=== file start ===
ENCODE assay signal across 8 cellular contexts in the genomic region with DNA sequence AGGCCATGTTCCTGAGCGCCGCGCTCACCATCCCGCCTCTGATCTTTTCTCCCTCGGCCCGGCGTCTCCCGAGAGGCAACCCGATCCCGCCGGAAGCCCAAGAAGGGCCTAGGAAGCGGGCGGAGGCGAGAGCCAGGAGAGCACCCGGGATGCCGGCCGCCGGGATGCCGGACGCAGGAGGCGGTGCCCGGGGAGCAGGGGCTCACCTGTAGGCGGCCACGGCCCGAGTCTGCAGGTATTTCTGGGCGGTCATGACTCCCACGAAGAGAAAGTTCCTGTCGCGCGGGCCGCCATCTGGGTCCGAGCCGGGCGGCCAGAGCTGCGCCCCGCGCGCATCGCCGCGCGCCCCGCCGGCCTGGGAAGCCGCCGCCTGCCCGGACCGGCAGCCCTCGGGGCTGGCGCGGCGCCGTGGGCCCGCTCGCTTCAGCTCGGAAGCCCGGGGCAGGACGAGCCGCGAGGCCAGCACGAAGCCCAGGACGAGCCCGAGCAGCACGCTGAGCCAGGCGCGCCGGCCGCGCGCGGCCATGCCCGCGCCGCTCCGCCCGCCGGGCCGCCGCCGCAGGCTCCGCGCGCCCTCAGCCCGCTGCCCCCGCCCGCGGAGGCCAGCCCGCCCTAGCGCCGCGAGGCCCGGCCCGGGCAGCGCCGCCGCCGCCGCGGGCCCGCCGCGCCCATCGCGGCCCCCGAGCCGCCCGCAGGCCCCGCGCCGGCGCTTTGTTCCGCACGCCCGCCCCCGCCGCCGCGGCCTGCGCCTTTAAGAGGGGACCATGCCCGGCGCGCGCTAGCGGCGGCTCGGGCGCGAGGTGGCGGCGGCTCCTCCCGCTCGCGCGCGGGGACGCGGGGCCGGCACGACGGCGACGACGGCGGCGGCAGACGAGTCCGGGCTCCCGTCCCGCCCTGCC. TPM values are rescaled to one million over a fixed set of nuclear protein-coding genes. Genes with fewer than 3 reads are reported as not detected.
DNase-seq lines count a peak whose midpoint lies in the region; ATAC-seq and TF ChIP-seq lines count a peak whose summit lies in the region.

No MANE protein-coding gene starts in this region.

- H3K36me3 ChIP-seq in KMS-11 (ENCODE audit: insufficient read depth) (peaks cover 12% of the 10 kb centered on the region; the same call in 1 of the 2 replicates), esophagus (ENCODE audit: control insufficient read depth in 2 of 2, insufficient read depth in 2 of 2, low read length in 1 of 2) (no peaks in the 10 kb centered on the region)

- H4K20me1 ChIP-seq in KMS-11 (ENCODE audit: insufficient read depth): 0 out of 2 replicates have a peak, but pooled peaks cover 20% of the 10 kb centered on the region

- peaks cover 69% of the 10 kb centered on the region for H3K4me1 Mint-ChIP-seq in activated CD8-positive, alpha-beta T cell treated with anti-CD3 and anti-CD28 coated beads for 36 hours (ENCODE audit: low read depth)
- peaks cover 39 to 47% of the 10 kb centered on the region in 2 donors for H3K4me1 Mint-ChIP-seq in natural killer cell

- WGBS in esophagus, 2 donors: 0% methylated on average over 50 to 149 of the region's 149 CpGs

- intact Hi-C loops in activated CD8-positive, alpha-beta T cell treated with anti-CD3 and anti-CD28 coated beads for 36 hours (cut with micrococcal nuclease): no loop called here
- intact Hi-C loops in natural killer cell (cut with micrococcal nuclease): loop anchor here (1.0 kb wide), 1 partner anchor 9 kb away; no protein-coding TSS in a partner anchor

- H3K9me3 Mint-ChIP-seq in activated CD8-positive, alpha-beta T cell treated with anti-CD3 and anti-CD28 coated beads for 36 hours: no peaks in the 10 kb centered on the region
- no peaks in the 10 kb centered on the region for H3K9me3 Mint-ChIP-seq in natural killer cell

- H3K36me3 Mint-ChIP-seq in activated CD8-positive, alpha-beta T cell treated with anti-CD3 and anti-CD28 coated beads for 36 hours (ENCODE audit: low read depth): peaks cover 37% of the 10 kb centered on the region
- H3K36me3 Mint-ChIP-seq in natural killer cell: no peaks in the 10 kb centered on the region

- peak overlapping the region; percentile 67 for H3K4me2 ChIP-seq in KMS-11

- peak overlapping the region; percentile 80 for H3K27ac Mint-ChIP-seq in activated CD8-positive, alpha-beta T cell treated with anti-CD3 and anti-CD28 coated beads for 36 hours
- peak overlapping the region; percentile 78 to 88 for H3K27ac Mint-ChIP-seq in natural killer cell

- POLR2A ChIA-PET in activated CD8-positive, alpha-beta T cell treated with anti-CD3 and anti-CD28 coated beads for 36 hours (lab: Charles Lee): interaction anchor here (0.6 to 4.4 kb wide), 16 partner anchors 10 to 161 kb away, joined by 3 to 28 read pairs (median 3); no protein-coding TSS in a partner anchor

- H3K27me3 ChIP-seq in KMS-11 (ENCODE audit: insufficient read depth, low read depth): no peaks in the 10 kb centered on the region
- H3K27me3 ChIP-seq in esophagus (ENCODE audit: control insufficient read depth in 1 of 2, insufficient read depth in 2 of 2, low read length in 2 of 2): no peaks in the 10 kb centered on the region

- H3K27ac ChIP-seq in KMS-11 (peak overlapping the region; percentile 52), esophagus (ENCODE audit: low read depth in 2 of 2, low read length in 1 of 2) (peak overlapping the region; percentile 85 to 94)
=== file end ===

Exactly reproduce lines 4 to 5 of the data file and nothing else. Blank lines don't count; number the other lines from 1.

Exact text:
- H3K36me3 ChIP-seq in KMS-11 (ENCODE audit: insufficient read depth) (peaks cover 12% of the 10 kb centered on the region; the same call in 1 of the 2 replicates), esophagus (ENCODE audit: control insufficient read depth in 2 of 2, insufficient read depth in 2 of 2, low read length in 1 of 2) (no peaks in the 10 kb centered on the region)

- H4K20me1 ChIP-seq in KMS-11 (ENCODE audit: insufficient read depth): 0 out of 2 replicates have a peak, but pooled peaks cover 20% of the 10 kb centered on the region